GAM presents a momentous exhibition, bringing forth the artist’s rich and inventive figuration, with a selection of around 30 monumental works which belong to his recent production, from 2006 to today, showcasing some works never shown before or carried out especially for this exhibition.
Displayed in the museum’s two exhibition venues, the Exhibition areaon the first floor and the GAM Underground project on the underground floor, this exhibition welcomes the visitor with a powerful visual impact, and succeeds in recreating the imaginary worlds of an artist who has devoted his life searching for the union of Mankind with nature. The immense whirling skies studded with insects and birds, mice, butterflies, often peopled with human faces, both joyful and desperate, are the first subjects the public will be confronted with. The paintings are magnificent, displayed according to impressions without following a chronological order, even if the peculiarity with Fang’s works is that they do not have a title despite not being Untitled, instead his production is marked by the date (sometimes only the year, or the year month and day). Hence, for instance, in 2005-2007 clouds open up forming a whirlwind vortex, swallowing up sleeping children who lean on faint seagulls created by the very clouds. In the large 17-metre longpainting bearing the same 2005-2007 title the vortex is made of birds and billions of insects which tend to reach an undefined point on the horizon. Once more a child is the protagonist of 2007.4.6, a work chosen to be the guiding image of the show. A newborn plunged into dark water is desperately crying and is surrounded by colourful dragonflies, small but annoying creatures which may represent future trouble in the existence. If on the first floor the skies and Mankind are predominant, the central room of the exhibition area introduces the theme which will then be analysed in the Underground Project, i.e. the intertwining between life and death. Death is indeed the main subject of some of Fang Lijun’s works, metaphorically represented as mice and bats (Untitled 2011) or maggots (2006.7.1) or confirmed by the presence of lifeless bodies, corpses of famous people, protagonists of the Chinese Cultural Revolution or of Tian’anmen Square repression. In 2010, a large painting displayed on the first floor almost 9 metres wide, one recognises among the dead Lenin’s face and the victims of 1871 Paris Bloody Week. However, these works maintain a glimmer of life, represented by the sun rising, by shiny jewels or children and people celebrating. The exhibition also features some new works finished in the weeks preceding the opening, such as 2011-2012, a city of sky-scrapers enveloped in a dark fog, with one glimmer of dim light allowing to see the usual myriads of colourful butterflies together with dark mice and bats.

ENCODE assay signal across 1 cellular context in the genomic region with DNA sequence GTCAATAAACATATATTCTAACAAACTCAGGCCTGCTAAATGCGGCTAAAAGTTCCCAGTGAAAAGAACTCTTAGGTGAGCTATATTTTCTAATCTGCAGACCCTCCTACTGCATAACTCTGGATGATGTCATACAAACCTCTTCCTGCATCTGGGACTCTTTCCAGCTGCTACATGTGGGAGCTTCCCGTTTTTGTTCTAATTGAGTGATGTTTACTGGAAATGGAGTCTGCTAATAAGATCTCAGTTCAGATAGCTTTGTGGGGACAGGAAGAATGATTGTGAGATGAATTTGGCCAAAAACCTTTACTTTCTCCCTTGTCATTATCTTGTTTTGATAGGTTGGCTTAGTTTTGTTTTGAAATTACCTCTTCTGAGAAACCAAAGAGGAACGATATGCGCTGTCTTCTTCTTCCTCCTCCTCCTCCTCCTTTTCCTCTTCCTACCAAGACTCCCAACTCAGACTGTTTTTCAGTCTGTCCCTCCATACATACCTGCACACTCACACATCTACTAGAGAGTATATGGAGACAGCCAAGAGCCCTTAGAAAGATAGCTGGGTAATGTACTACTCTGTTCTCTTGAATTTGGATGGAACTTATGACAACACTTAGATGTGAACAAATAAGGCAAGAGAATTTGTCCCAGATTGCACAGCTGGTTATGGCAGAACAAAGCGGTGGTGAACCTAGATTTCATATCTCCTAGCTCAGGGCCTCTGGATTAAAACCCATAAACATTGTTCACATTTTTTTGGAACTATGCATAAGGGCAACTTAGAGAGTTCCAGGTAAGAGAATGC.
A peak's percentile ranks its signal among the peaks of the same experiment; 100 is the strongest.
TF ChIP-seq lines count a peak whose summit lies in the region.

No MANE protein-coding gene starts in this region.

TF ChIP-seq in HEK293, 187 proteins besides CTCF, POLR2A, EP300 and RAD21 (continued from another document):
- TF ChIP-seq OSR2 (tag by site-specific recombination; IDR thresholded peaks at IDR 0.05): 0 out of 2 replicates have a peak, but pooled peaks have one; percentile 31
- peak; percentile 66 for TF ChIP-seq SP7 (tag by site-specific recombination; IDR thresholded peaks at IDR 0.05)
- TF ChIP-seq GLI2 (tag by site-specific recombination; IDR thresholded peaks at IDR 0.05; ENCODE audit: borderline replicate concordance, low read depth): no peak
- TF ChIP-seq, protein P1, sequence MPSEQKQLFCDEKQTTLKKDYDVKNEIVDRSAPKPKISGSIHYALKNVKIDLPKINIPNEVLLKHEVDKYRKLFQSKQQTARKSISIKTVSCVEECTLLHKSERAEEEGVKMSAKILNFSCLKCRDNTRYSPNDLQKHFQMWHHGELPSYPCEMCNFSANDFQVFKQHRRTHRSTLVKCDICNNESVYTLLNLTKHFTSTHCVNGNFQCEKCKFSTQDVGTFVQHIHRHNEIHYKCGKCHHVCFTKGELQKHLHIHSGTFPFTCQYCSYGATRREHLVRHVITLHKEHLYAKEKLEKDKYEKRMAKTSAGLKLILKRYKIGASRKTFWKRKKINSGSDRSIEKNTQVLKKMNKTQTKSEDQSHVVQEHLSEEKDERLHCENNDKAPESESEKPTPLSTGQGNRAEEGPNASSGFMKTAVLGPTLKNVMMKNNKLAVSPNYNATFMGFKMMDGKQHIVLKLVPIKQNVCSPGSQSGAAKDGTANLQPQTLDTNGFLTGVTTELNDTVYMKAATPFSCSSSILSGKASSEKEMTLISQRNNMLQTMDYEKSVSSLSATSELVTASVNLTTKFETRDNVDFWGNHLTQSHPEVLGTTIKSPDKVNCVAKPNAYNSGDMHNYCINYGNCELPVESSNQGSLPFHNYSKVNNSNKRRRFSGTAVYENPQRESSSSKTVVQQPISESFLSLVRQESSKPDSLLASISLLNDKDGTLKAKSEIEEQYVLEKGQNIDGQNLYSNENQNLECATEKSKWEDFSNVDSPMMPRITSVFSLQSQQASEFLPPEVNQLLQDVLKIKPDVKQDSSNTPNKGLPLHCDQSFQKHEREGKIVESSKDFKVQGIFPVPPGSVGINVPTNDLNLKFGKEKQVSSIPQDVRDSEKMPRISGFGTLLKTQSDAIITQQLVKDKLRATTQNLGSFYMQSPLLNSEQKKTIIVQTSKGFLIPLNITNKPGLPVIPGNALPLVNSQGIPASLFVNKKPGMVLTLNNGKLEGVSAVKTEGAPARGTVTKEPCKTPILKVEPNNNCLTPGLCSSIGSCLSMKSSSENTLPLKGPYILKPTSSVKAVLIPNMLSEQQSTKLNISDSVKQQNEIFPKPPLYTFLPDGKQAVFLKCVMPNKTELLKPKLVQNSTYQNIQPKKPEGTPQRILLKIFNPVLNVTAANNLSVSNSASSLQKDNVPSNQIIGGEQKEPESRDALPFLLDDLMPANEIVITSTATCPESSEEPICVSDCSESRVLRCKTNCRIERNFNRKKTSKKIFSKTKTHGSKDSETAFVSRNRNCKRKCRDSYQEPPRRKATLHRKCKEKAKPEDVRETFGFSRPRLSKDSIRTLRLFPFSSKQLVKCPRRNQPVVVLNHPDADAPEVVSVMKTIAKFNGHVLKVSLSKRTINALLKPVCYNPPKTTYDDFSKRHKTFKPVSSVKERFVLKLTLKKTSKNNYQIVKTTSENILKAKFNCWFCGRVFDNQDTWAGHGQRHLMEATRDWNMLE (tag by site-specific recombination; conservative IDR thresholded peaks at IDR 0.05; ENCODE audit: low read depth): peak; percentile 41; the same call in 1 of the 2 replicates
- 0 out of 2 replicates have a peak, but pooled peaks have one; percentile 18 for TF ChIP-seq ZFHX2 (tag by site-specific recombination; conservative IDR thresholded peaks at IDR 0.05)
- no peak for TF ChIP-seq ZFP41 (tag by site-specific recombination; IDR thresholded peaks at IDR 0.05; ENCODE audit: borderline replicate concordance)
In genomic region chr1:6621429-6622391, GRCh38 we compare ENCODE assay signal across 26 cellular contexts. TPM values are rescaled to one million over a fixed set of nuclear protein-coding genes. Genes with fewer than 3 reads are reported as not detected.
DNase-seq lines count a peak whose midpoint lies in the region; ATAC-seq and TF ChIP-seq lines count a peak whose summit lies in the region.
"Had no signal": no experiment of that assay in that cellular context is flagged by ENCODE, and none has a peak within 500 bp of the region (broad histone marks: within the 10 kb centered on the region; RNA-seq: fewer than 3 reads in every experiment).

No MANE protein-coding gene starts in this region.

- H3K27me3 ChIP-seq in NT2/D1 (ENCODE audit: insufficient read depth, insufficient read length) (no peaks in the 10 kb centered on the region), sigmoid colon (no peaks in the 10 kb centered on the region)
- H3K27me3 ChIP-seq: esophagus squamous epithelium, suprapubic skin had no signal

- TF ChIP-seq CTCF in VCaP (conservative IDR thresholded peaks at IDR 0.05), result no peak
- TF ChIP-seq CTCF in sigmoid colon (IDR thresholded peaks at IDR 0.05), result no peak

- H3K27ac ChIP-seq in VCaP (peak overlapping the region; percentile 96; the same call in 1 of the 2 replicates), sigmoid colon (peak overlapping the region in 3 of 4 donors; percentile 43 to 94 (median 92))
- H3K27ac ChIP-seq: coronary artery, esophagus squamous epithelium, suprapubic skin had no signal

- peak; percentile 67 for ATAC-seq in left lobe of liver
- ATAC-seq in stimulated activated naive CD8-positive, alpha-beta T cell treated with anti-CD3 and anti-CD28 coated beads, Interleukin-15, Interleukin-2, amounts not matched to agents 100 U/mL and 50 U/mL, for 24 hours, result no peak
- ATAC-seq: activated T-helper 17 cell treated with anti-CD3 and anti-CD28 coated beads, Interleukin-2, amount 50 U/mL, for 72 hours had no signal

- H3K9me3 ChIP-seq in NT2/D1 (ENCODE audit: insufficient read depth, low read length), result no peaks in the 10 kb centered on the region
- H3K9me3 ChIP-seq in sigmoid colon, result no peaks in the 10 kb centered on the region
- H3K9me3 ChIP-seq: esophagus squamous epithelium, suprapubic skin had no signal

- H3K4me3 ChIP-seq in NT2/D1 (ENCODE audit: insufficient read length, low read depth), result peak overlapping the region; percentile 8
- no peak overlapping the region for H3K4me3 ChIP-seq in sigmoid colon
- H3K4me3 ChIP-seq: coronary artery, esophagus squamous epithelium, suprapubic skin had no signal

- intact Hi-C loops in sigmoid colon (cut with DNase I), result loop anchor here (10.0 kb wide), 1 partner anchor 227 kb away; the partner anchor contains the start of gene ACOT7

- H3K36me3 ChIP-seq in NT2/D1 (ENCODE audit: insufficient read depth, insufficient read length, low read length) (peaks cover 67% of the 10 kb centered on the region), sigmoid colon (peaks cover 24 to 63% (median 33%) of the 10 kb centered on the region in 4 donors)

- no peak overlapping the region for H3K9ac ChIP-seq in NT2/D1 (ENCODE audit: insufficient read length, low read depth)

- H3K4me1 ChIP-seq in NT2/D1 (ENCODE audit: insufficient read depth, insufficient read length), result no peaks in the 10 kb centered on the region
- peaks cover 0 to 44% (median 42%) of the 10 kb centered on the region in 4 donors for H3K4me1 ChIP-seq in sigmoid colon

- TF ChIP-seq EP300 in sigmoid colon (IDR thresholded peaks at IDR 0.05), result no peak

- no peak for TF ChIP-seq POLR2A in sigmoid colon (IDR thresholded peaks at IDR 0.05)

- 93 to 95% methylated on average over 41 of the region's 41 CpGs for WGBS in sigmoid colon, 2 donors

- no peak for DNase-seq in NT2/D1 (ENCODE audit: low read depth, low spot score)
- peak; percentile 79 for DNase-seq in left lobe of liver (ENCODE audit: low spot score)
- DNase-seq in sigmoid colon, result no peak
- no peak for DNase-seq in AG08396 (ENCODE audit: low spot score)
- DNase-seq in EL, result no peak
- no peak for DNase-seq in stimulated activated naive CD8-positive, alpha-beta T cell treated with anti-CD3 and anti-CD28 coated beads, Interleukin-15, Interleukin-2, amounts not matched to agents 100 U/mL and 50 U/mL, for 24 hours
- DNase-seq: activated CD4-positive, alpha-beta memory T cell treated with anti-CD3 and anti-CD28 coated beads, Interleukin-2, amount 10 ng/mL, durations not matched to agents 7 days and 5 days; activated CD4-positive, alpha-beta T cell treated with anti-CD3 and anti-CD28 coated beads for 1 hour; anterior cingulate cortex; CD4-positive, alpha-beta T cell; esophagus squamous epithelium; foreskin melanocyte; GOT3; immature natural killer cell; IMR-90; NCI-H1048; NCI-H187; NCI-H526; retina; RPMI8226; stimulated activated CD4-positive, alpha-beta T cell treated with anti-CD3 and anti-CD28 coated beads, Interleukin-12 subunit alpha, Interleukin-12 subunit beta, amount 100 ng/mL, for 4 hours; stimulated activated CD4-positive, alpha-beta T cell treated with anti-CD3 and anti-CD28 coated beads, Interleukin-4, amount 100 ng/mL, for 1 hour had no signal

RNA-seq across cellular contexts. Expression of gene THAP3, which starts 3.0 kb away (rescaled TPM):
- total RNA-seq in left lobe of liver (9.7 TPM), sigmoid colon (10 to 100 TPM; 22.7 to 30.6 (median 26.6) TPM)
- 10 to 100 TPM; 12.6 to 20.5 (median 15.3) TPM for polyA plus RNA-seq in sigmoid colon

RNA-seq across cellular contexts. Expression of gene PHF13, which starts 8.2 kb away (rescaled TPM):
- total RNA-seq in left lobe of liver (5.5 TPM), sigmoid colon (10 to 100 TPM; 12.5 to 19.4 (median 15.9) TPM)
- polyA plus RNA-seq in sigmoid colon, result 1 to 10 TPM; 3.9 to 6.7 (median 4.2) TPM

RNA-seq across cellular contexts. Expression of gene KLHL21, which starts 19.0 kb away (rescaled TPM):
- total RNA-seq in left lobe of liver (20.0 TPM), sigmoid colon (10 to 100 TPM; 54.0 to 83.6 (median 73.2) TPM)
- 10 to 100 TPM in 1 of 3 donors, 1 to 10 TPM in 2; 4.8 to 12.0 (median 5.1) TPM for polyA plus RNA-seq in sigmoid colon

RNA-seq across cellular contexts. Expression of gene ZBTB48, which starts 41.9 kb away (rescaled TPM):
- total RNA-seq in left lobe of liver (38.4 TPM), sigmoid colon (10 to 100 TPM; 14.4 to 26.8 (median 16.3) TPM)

This exhibition is curated by Danilo Eccher, Director of GAM, and it is carried out in a successful cooperation with major Chinese institutions, such as the NAMOC (National Art Museum in Beijing) and the Misheng Art Museum in Shanghai.
GAM - TORINO
30 September 2012